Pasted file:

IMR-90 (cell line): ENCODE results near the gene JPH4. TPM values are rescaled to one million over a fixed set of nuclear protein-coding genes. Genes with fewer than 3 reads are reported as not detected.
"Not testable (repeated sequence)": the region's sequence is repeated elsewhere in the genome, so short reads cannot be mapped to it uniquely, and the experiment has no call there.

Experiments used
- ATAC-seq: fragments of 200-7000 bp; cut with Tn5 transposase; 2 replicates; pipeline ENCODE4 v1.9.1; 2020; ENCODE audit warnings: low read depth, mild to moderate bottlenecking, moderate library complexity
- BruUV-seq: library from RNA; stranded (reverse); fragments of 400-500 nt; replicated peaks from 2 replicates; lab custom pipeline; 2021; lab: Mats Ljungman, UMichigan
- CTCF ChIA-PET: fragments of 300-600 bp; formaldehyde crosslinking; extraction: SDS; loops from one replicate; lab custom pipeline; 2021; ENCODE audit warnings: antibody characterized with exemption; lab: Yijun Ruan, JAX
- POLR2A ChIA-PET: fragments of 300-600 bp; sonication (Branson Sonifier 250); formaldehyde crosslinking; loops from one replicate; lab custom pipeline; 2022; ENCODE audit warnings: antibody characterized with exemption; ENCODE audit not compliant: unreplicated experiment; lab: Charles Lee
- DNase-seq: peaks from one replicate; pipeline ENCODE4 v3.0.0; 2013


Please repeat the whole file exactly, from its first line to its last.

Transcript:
IMR-90 (cell line): ENCODE results near the gene JPH4. TPM values are rescaled to one million over a fixed set of nuclear protein-coding genes. Genes with fewer than 3 reads are reported as not detected.
"Not testable (repeated sequence)": the region's sequence is repeated elsewhere in the genome, so short reads cannot be mapped to it uniquely, and the experiment has no call there.

Experiments used
- ATAC-seq: fragments of 200-7000 bp; cut with Tn5 transposase; 2 replicates; pipeline ENCODE4 v1.9.1; 2020; ENCODE audit warnings: low read depth, mild to moderate bottlenecking, moderate library complexity
- BruUV-seq: library from RNA; stranded (reverse); fragments of 400-500 nt; replicated peaks from 2 replicates; lab custom pipeline; 2021; lab: Mats Ljungman, UMichigan
- CTCF ChIA-PET: fragments of 300-600 bp; formaldehyde crosslinking; extraction: SDS; loops from one replicate; lab custom pipeline; 2021; ENCODE audit warnings: antibody characterized with exemption; lab: Yijun Ruan, JAX
- POLR2A ChIA-PET: fragments of 300-600 bp; sonication (Branson Sonifier 250); formaldehyde crosslinking; loops from one replicate; lab custom pipeline; 2022; ENCODE audit warnings: antibody characterized with exemption; ENCODE audit not compliant: unreplicated experiment; lab: Charles Lee
- DNase-seq: peaks from one replicate; pipeline ENCODE4 v3.0.0; 2013